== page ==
Insurance coverage: the risk of living in the Midwest
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There are always risks in life.Sometimes, they’re good risks. Moving across the country (and six hours away from your family and friends) for a new job. Getting down on one knee and asking the love of your life to marry you. Having a kid (or two or three).Sometimes, they’re not so great. Getting a perm before prom night, for example.There are lots of ways to manage the risks in life. Insurance is one of them. There’s a good chance you know you need health insurance and auto insurance, but what about life insurance or long-term disability insurance?We took a look into data from our Personal Insurance Checkup to see how many people in the Midwest are missing crucial insurance coverage. What we found was encouraging – for the most part, people know that they need to cover their assets, so to speak.
With every insurance type, we also found an interesting fact to underscore why that insurance is needed. Whether it’s the number of teenage drivers on the road or the number of teeth in your head, every statistic is there to help you understand everyday risk.We also looked into other regions across the country, so if you want to see how your region compares, check them out:-> the West Coast-> the South-> the East Coast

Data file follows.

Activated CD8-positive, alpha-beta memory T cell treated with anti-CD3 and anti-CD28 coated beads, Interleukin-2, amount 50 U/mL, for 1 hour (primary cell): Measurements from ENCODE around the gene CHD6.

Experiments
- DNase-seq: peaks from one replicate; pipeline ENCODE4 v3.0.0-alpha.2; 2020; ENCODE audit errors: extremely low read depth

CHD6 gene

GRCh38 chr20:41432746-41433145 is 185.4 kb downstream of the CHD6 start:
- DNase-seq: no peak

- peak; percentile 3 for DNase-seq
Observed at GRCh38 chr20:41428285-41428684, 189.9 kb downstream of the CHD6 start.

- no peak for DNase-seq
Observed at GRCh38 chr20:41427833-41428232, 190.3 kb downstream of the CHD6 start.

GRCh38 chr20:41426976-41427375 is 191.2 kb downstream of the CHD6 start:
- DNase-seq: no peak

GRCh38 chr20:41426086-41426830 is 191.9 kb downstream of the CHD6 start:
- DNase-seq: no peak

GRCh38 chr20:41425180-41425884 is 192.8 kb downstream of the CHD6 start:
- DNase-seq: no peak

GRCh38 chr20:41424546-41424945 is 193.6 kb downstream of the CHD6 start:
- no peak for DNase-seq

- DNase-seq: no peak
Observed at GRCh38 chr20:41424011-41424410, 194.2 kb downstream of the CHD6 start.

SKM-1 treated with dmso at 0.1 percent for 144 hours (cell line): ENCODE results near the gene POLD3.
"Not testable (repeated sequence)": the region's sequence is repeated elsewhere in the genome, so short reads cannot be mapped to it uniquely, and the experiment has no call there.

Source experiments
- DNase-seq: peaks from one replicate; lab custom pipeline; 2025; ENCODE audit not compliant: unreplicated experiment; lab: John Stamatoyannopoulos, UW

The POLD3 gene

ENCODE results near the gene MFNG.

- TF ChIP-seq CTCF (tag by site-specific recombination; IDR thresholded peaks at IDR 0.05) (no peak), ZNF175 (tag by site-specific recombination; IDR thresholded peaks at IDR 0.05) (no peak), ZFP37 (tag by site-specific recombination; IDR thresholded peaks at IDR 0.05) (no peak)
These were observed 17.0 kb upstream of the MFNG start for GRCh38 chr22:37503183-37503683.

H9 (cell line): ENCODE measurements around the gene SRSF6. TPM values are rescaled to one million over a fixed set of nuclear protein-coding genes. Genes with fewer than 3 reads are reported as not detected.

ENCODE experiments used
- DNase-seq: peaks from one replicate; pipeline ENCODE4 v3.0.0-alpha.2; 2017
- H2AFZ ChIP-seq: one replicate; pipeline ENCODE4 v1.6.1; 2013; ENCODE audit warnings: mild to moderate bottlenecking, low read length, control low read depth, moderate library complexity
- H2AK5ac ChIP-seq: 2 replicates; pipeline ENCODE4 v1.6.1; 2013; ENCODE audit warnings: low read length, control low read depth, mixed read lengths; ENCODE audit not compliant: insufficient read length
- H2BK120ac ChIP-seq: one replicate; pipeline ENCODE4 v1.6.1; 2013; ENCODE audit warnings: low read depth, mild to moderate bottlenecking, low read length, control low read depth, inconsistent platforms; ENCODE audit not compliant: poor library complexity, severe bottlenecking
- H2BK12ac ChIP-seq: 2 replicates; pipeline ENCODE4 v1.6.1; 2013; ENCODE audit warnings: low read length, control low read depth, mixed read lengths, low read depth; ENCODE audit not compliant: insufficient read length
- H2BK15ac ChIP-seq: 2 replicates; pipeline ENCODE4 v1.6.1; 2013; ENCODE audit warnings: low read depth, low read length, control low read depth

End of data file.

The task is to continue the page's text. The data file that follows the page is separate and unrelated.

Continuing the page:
All insurance data: PolicyGenius Internal Data
Regional Population: 2012 Census Estimate
Number of Households: 2008-2012 American Community Survey, 5-year estimates; accessed through Wolfram Alpha
Best Hospital: U.S. News Honor Roll, 2015-16
Miles of Public Road: U.S. Department of Transportation, Federal Highway Administration, Highway Statistics 2013
Number of Teeth: Population x 32 teeth per person
Average home sale price: Wolfram|Alpha Knowledgebase, 2015
Adults with children: The Henry J. Kaiser Family Foundation, 2013
Employment Rate: National Conference of State Legislatures, August 2015
Dogs vs Cats vs Ferrets: American Veterinary Medical Foundation, 2012
Chicago's most expensive rental: Zillow, as of October 5, 2015
Number of eyeballs: Population x 2 eyes per person
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